I felt busy this month, but the scatty, rough kind of busy where you’re trying to do five things and once and not doing any of them particularly well. But on Thursday, the third-last day of this month, as I was finishing up a long skype meeting and wondering what to do next, a message dinged and a friend said want to join for lunch at the beach?
Suddenly Thursday felt like the weekend, late-March like the school holidays, and the rest of the month like permission to take time off and relax. I went to the beach.
Silvery bayside Dili, looking north to Atauro Island.
Something I’m struggling with in my freelance work is managing my time to maximise productivity and give myself adequate rest times. Instead of recognising that I’m productive in the early- and mid-morning, utterly rubbish from twelve til three, and productive again around 5pm, I’m trying to squeeze myself into a 9-to-5 and getting frustrated with how little of my to-do lists I get done. Instead of listening to my tired body announcing it works much better with a Wednesday off than two weekend days in a row, I’m trying to push through a five-day work week because everyone else does it, so why can’t I?
This month wasn’t all about work and scattiness, but I realised this weekend just how much of my energy I directed towards working, planning for work, thinking about work, beating myself up for not doing enough work.
In April, I resolve to calm down.
In March, I travelled.
Green mountains in Ainaro municipality.
I took three trips out of Dili: one a work trip with Unicef, to write some stories for their website; one a trip with Felix to mountainous Maubisse; and one a short weekend trip to a nearby coastal town called Maubara. I love seeing more of Timor-Leste and these trips don’t fall under my “I don’t like travelling” realisation, but oof, I’m glad to be back in my small, steady Dili life after a few big weeks away.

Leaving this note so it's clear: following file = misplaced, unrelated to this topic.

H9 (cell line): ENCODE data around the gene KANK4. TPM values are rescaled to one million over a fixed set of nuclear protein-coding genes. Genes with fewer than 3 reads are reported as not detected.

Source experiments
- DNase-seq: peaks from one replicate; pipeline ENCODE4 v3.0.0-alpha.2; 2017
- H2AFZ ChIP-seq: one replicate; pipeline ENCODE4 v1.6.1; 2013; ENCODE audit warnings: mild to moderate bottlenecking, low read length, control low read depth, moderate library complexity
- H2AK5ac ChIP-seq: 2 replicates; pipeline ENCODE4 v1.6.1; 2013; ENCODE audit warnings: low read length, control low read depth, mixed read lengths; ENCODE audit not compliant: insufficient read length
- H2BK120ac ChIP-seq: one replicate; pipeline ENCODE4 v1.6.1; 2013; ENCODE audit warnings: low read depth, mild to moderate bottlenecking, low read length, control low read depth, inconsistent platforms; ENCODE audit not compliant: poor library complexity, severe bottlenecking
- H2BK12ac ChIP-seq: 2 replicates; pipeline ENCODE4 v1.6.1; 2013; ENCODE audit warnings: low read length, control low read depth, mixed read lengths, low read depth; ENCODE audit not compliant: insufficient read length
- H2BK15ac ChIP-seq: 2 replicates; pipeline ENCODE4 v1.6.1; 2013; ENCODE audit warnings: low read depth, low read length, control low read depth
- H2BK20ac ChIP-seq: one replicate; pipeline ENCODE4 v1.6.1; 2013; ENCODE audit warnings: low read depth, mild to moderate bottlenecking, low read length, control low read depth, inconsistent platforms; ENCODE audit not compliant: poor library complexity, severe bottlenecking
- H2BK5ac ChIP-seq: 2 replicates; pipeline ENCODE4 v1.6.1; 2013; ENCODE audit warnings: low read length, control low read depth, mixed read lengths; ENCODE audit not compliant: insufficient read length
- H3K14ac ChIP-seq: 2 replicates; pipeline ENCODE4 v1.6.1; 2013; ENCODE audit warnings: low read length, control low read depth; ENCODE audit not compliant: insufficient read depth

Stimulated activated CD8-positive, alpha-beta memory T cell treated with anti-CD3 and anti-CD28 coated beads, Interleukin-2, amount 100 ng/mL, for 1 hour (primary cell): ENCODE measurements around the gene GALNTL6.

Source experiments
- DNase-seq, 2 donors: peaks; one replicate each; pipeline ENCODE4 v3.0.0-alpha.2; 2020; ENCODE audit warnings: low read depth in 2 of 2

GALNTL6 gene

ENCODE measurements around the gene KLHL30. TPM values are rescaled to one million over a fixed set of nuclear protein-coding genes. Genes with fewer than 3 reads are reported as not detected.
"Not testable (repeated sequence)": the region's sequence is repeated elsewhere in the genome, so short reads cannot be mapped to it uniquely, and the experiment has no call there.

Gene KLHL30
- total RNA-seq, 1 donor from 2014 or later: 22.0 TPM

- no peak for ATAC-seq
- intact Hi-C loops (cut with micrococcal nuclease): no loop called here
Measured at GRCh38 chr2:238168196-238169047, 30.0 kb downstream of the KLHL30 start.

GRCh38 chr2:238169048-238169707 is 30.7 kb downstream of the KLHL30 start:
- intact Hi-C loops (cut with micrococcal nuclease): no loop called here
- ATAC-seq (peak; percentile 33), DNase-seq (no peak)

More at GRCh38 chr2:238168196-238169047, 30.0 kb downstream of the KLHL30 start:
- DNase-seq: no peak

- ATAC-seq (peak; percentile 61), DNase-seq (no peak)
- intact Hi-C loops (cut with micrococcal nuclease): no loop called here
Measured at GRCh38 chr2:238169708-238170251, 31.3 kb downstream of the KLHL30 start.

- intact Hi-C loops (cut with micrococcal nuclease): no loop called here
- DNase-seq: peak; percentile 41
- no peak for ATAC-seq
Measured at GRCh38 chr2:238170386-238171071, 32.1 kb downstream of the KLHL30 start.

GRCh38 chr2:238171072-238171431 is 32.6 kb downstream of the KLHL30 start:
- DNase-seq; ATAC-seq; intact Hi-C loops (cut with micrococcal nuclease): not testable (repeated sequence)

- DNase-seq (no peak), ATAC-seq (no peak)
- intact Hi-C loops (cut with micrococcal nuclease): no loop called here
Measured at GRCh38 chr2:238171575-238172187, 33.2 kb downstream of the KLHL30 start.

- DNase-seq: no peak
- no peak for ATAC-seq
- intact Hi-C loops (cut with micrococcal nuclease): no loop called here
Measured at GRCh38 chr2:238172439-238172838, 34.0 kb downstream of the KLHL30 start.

In March, I marched.
Dili stood up for International Women’s Day and I had the privilege of participating in three separate IWD events. A run for equality, panting along the waterfront with hundreds of other purple-clad joggers late on a Thursday afternoon; a panel discussion on the path to preserving the intellectual property rights of Timor’s talented female tais weavers; and a Saturday-morning march and market for women’s rights in this country. I can walk for equality.
In March, I kept cooking.
Korean pancakes, deep-fried filled tofu, sushi and gado gado. A Monday-night tradition kept alive through the field trips and holidays and which I juggled with a new Tuesday routine; the regular morning waterside walk.
I meet Sol and Maddie every Tuesday morning at 6:30, ish, for a morning walk along the water, then a stop at Letefoho for a coffee and a chat. This tradition and their thoughts inspired my reflective blog post, I forgot that it would be fun.
I realised this week that the earlier-than-usual start to my Tuesday tend me to anxiety those days; fretting to fill empty hours with for-the-sake-of-it activities. In March, I’m glad for seeing this and grateful for gentle friends who talk me down.